– The pole and platform were equipment because there were warranted. No because the court distinguished independent manufacturer warranties and a basic policy to stand behind one’s product.

– The pole and platform were equipment because their erection was subject to close quality control. No because associated inspections were just reviews of the work and not quality control processes.

– The pole and platform were equipment because fabricator provided plans and installation instructions with them. No because the drawings were shop drawings prepared based on adaptation of the underlying contract requirements and the installation instructions were suggested guidelines.

– The pole and platform were not equipment because they were specially fabricated. No because uniqueness does not preclude characterization as ordinary building materials.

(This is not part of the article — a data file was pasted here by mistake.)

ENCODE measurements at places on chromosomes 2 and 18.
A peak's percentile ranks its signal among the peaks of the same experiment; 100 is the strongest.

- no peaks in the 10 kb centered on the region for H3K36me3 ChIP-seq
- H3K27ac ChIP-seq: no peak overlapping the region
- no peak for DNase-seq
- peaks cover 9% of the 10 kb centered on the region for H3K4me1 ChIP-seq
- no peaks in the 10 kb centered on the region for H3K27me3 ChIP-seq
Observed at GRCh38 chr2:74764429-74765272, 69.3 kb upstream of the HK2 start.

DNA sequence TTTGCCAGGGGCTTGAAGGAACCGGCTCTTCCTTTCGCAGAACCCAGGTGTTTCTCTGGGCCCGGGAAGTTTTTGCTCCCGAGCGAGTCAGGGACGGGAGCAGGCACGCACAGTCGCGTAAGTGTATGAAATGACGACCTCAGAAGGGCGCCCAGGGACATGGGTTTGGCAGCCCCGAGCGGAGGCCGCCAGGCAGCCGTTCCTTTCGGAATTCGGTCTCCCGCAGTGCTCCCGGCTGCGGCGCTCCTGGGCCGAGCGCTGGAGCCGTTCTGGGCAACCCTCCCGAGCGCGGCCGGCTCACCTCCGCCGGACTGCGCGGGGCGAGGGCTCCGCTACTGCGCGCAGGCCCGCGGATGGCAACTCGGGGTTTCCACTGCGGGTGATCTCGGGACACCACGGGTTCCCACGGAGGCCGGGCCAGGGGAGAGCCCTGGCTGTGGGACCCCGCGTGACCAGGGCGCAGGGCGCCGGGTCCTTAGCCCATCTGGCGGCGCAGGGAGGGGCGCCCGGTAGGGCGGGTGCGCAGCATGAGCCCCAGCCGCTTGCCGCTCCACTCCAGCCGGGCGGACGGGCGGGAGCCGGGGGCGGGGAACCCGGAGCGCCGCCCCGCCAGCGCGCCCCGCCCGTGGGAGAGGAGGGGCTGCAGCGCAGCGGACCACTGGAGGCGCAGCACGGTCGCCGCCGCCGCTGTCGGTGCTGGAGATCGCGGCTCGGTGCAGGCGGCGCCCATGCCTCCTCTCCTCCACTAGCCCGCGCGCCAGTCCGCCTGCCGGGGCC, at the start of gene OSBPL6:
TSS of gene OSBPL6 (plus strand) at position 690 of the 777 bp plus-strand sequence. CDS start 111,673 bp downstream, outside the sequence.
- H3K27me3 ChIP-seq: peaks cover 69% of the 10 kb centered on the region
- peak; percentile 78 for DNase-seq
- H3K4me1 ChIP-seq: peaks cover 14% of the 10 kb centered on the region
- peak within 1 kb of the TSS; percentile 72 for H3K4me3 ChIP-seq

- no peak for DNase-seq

Confused? Obviously the distinction is very grey. One justice’s ordinary building material can very easily be another justice’s equipment or machinery. But it is important to keep abreast of such questions as it can have significant long term liability implications.

No License? – No Pay (Maybe)

Most states, including Virginia, have licensing requirements for contractors. Virginia’s requirements apply regardless of trade and regardless of whether the contractor is a prime contractor or one of the prime’s lower tier subcontractors.